Washington, Mar 7 : A new report has revealed that smoking is a major risk factor for stroke in China, accounting for about one in seven strokes in men.
Previous studies in western populations have shown that smoking is a major and independent risk factor for stroke.
However, the link between smoking and stroke hasn't been well studied in Asian populations.
"The study findings were consistent with reports from other populations, but in China this risk creates a huge public health problem," said Jiang He, M.D., Ph.D., senior author of the study, the Joseph S. Copes Chair and professor of epidemiology at Tulane University School of Public Health and Tropical Medicine in New Orleans, La.
"In addition to being the world's most populous nation, China is the world's leading producer and consumer of cigarettes," He added.
As part of the study, researchers from Tulane and the Chinese Academy of Medical Sciences in Beijing looked at a representative sample of 83,533 men and 86,336 women, 40 years and older, from 17 provinces in mainland China.
They gathered information on smoking and other health data when the study began in 1991. At that time, 59.1 percent of men and 13 percent of women reported being current smokers.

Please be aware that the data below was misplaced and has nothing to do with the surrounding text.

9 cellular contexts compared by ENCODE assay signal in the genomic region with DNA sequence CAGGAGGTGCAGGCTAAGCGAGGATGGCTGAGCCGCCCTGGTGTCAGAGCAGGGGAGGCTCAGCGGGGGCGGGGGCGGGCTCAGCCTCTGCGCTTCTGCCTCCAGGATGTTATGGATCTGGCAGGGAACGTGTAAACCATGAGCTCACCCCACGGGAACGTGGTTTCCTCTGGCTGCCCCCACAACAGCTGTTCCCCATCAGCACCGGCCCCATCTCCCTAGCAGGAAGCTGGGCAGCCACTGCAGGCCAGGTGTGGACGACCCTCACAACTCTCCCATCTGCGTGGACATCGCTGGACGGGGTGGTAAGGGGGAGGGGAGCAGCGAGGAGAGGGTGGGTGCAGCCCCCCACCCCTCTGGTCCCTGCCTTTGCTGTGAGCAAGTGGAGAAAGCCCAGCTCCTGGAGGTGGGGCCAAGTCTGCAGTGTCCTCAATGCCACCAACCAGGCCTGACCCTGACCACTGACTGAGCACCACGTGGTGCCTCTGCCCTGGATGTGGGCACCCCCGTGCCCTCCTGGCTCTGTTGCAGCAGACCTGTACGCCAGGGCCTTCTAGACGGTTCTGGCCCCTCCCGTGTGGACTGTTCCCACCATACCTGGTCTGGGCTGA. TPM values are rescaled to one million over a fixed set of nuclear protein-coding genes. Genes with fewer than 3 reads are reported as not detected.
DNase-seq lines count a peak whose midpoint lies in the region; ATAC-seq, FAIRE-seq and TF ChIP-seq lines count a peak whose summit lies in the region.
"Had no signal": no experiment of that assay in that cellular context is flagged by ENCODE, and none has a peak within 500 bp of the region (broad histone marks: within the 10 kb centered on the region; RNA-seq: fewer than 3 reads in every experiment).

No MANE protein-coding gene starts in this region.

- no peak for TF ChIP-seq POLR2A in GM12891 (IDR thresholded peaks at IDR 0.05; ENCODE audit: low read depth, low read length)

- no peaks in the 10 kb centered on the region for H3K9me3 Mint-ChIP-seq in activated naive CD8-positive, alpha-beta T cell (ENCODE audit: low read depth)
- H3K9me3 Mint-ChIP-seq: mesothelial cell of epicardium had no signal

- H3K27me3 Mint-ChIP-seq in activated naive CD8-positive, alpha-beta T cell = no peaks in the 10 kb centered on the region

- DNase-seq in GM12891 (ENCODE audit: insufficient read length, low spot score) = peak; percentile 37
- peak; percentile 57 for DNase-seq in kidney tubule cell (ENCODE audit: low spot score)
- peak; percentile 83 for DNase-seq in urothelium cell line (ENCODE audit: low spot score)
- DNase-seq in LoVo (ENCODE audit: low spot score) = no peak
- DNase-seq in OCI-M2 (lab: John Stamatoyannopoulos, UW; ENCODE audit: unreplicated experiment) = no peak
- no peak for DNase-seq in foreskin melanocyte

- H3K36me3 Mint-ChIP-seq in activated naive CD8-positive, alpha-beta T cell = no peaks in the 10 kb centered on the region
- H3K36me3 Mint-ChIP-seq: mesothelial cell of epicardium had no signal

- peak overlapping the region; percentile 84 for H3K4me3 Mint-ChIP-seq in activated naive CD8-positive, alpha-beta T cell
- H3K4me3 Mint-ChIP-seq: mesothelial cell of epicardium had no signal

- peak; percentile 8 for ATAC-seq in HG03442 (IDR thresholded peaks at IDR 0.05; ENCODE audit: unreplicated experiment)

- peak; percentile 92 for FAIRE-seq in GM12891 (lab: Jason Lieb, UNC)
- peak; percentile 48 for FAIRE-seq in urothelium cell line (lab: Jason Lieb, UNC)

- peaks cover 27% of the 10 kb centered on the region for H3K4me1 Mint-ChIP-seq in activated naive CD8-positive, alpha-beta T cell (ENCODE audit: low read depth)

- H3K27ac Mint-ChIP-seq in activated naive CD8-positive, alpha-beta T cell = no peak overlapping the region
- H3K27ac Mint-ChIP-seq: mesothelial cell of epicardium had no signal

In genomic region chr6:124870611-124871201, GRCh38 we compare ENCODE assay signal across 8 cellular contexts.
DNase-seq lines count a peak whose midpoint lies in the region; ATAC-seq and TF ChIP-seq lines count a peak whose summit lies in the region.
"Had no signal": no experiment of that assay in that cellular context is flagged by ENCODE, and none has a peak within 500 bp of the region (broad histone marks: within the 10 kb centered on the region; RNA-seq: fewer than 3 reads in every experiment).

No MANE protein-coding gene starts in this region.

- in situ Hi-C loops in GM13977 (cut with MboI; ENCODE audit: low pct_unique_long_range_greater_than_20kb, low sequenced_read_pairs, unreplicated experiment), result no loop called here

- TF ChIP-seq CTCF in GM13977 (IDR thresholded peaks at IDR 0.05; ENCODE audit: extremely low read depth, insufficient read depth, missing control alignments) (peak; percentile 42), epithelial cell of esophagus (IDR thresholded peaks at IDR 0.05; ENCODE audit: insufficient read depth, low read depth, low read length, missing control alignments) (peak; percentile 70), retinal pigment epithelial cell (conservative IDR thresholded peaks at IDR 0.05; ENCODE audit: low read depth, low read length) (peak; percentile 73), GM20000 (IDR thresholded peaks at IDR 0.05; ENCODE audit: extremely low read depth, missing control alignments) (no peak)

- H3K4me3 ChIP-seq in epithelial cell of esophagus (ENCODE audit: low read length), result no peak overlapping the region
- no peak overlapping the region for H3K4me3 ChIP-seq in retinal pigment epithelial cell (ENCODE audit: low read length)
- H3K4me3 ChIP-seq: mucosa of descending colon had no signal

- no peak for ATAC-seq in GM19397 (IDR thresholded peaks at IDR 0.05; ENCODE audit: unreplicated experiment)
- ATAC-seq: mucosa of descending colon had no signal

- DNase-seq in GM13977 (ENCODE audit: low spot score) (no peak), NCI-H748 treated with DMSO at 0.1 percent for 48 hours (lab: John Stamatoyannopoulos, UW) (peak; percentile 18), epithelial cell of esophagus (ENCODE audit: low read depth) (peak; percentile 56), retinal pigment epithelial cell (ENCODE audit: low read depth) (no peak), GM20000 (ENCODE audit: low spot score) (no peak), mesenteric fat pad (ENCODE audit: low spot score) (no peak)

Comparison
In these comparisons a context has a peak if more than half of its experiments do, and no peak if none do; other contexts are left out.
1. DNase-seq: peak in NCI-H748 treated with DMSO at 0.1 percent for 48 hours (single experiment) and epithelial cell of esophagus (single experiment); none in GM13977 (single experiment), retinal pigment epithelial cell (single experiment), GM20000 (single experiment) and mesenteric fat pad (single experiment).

The participants were followed for an average 8.3 years, during which time 6,780 strokes occurred, 3,979 of them fatal.
After taking into account other stroke-related factors, such as age and blood pressure, researchers found that cigarette smoking was a significant predictor of stroke.
The researchers found that cigarette smoking accounted for 14.2 percent of strokes and 7.1 percent of stroke fatalities in men, and 3.1 percent of strokes and 2.4 percent of stroke deaths in women.
They also found that the longer and heavier a person's smoking habit, the higher the risk of stroke.
"Of the stroke risk factors that can be modified, cigarette smoking is probably second only to hypertension," He said. The study is published in Stroke: Journal of the American Heart Association.